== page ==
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Supply Chain KPIs are Essential – The Right Ones!

 

Supply Chain KPIs

 

The information on this page WILL help you get it right.

Many people get really confused about KPIs or Key Performance Indicators in Logistics and Supply Chain operations. Which ones to use?… How many to use?

Sadly, it’s not such an easy question to answer.

Of course, they need to be SMART—Specific, Measurable, Achievable, Relevant, and Time phased—but this may too rudimentary a set of rules to ensure KPIs are really effective. Later in this article, I will suggest some rather more comprehensive guidelines, but for now, aside from applying the SMART acronym, my basic take on KPIs is this…

1) Don’t have too many! I’ve literally seen KPI “packs” the size of phone books, and even KPI sets circulated as a monthly magazine… that no one reads. Remember what the K stands for!

2) Make sure they “tie” in with your goals and objectives. Do they directly support those objectives?

 

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Unfortunately, even these most basic standards imply that many of your supply chain KPIs may not be stock-standard ones. But in Supply Chain, you would normally expect to see the following standard set, along with those that are more specific to your business needs.

  • DIF – Delivery in Full
  • DOT – Delivery on Time
  • DIFOT – Delivery In Full on Time
  • Cost as a percentage of sales (Logistics or Supply Chain)
  • Inventory stock turns in Days.

If you’d like to read more about Supply Chain KPIs, you can download (free) a chapter from one of our Best Selling Books on the topic. 

 

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KPIs in Supply Chain – The Basics

As in any business activity, supply chain operations need to focus constantly on improvement to compete in the market place. But how do you know if your supply chain performance is being maintained, or if it is getting better, or worse?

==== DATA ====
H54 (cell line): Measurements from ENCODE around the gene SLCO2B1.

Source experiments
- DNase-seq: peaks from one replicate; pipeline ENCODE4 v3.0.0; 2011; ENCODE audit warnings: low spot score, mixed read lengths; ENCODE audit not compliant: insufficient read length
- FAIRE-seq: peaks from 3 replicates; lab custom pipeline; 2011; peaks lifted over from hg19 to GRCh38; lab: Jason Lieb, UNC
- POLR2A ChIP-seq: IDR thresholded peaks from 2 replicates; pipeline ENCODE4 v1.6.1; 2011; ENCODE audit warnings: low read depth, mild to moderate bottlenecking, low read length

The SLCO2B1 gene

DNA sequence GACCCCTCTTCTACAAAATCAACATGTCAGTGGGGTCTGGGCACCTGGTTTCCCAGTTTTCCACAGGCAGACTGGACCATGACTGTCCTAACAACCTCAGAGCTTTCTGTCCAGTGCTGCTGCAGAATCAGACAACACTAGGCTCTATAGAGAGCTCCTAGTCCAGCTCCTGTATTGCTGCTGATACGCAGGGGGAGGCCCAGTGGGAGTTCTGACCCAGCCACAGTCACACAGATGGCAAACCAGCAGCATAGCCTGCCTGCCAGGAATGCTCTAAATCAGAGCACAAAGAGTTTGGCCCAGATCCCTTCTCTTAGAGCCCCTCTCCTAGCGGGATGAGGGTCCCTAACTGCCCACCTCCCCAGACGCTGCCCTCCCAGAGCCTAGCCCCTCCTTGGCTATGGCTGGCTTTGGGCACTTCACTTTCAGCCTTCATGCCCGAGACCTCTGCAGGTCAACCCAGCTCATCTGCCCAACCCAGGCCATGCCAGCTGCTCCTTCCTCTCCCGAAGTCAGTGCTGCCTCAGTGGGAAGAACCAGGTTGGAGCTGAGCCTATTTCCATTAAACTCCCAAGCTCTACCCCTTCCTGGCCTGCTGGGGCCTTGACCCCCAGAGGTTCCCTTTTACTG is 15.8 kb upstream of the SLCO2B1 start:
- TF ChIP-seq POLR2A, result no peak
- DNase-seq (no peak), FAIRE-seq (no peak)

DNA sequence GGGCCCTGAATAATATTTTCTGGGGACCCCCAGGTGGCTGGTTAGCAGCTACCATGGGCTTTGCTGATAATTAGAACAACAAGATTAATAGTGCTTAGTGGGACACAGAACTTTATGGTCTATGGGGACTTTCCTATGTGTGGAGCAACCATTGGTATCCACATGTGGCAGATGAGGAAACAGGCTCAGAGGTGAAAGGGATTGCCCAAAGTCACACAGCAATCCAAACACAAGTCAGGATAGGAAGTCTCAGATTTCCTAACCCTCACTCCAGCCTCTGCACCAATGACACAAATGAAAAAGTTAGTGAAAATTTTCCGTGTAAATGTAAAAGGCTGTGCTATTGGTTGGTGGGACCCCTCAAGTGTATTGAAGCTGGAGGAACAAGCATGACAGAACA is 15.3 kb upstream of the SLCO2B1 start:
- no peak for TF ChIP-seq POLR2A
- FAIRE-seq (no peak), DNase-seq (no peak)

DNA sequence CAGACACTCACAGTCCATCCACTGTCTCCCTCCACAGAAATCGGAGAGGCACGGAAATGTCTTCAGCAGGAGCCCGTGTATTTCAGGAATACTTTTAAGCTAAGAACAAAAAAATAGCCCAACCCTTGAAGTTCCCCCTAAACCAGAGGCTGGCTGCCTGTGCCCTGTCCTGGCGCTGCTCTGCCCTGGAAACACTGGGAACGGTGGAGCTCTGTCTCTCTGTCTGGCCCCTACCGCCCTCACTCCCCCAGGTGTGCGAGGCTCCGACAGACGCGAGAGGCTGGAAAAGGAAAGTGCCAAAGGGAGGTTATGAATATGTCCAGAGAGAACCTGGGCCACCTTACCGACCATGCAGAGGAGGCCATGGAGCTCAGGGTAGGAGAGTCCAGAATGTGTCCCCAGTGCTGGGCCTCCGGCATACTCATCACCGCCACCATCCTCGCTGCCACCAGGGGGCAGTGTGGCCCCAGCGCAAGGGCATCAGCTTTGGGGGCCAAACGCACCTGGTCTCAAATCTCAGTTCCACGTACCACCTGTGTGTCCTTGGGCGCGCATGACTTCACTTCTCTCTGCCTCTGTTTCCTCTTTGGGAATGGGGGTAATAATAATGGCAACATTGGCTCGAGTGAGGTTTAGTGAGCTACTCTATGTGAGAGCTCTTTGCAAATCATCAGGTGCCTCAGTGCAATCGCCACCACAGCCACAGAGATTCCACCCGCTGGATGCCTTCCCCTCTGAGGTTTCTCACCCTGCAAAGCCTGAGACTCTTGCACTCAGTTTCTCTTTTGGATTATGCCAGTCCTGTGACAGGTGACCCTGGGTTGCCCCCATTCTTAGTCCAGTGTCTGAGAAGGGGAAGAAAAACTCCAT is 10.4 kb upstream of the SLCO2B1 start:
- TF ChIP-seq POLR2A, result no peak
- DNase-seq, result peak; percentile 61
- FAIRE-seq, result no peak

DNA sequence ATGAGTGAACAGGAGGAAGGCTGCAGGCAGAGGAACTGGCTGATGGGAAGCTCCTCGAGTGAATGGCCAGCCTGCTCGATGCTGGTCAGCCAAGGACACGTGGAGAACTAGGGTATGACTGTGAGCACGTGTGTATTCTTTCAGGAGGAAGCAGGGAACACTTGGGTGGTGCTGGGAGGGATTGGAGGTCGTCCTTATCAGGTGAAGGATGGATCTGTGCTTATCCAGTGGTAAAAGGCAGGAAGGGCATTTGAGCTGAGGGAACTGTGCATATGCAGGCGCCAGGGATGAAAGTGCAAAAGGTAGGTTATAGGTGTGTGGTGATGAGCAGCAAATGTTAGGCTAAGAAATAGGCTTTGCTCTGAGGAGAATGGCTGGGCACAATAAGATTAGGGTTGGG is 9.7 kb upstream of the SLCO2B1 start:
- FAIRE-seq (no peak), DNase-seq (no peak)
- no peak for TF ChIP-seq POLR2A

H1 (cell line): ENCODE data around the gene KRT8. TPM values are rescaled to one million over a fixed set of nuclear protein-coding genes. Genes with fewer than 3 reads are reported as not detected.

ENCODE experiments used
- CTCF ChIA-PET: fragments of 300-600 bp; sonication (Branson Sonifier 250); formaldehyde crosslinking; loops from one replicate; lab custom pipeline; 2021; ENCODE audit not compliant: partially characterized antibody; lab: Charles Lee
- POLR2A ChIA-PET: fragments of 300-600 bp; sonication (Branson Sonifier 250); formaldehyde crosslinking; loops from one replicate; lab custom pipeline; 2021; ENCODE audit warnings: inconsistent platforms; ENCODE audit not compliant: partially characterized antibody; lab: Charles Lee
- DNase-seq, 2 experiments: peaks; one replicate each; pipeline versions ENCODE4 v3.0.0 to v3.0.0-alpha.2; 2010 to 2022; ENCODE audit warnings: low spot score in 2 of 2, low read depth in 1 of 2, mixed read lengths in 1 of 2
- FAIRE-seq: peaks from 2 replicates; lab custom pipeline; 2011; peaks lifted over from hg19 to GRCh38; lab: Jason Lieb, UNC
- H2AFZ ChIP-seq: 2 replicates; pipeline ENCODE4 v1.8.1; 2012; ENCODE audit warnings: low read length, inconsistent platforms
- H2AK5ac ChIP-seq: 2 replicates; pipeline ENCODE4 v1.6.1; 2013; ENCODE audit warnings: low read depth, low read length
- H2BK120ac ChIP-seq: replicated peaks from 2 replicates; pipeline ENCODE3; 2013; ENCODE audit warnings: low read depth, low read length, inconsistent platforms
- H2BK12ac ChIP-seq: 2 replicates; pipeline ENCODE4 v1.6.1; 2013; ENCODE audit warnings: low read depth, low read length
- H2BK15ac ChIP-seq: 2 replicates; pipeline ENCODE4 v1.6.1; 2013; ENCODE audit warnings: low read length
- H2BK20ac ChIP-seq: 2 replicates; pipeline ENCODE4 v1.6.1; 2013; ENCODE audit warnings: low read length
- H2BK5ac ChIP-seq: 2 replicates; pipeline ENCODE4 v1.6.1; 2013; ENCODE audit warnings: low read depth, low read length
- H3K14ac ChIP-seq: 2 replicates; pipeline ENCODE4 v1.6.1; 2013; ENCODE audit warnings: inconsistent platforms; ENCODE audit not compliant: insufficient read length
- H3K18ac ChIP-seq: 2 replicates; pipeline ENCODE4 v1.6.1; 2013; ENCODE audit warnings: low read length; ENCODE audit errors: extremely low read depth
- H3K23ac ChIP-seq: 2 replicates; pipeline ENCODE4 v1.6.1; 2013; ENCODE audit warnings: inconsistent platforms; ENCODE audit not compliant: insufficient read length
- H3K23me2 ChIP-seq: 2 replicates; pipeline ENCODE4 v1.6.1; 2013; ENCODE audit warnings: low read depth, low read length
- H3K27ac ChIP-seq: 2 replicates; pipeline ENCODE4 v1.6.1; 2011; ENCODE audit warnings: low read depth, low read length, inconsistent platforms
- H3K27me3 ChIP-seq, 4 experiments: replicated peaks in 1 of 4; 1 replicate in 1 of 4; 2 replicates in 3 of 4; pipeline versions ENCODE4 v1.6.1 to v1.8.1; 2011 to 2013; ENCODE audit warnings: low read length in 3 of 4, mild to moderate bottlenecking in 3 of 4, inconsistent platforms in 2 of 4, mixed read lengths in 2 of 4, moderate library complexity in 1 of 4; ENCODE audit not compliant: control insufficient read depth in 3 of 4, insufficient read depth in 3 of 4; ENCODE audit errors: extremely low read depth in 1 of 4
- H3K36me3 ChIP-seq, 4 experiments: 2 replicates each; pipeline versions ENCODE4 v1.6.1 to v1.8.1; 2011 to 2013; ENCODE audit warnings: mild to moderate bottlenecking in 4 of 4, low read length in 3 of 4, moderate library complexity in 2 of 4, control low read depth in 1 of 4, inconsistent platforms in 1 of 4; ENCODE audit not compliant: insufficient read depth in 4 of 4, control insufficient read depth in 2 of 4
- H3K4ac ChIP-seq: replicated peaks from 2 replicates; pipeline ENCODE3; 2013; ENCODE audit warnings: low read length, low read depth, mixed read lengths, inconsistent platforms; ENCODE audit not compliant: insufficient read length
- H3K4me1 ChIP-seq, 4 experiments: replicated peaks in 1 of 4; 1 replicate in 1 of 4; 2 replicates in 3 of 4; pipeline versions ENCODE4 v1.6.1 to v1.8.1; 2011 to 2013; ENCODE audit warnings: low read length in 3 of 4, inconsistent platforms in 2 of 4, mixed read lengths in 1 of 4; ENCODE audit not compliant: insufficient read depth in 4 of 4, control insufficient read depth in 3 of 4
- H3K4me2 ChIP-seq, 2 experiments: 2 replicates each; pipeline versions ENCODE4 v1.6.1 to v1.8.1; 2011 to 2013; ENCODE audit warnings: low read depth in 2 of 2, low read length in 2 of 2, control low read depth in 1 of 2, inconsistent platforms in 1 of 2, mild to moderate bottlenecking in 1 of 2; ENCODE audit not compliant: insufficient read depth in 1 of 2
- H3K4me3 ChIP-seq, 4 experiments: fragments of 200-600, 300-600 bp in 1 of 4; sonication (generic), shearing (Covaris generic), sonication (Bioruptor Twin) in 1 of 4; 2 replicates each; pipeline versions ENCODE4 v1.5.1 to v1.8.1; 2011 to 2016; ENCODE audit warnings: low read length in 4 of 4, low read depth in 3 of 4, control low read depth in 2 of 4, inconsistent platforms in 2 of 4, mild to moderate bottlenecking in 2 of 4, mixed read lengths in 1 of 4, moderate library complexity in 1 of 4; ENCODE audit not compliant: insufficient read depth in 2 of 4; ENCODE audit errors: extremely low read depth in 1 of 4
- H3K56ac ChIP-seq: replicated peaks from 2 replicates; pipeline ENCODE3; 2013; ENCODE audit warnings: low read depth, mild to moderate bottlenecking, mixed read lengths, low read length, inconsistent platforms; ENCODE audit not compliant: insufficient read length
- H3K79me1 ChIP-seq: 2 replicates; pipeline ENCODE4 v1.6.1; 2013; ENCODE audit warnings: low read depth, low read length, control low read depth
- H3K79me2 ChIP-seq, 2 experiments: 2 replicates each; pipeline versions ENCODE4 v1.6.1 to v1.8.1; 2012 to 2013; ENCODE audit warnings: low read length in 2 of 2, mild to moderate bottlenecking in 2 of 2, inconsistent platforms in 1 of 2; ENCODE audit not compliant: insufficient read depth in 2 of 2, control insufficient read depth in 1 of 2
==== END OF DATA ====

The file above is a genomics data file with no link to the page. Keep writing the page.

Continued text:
This is where KPIs come in.

 

What’s a KPI, Anyway?

KPI stands for Key Performance Indicator. A KPI can be defined as a practical and objective measurement of progress, either:

  • Towards a predetermined goal, or
  •  Against a required standard of performance

 

It might help to think of a KPI as something like an instrument on car dashboard—a speedometer for example.


 

If you are driving your car and you wish to maintain a speed of 50 KPH, you will use your speedometer to maintain that speed. You will drive a little faster if your speedometer needle drops below 50KPH or you will slow down if it climbs above the required speed.

You will use a KPI in the same way as your car’s speedometer. The only difference is that in most cases, you won’t wish to lower performance when a business activity exceeds the required standard. In fact, if your car has a fuel consumption gauge and you use this to try to drive economically, then you are making use of a bona fide KPI.

 

Why Are KPIs Important?

 

 

Using KPIs for performance measurement ensures that you are always evaluating your business activity against a static benchmark. This means that fluctuations are immediately visible and if performance moves in the wrong direction, action can quickly be taken to address the situation.

When a KPI shows that performance is consistently meeting or exceeding the required level, you can decide to raise the bar and set a higher standard to aspire to. For this reason, KPIs are essential for any business improvement strategy.

 


Apart from an internal desire to improve and compete, KPIs are likely to play a part in attracting and retaining customers.


 

This is especially true in any business where customers tie into agreements or contracts. Service level agreements in particular will be monitored through KPIs agreed between a business and its customer, with the probability of penalties being applied when performance falls below agreed levels.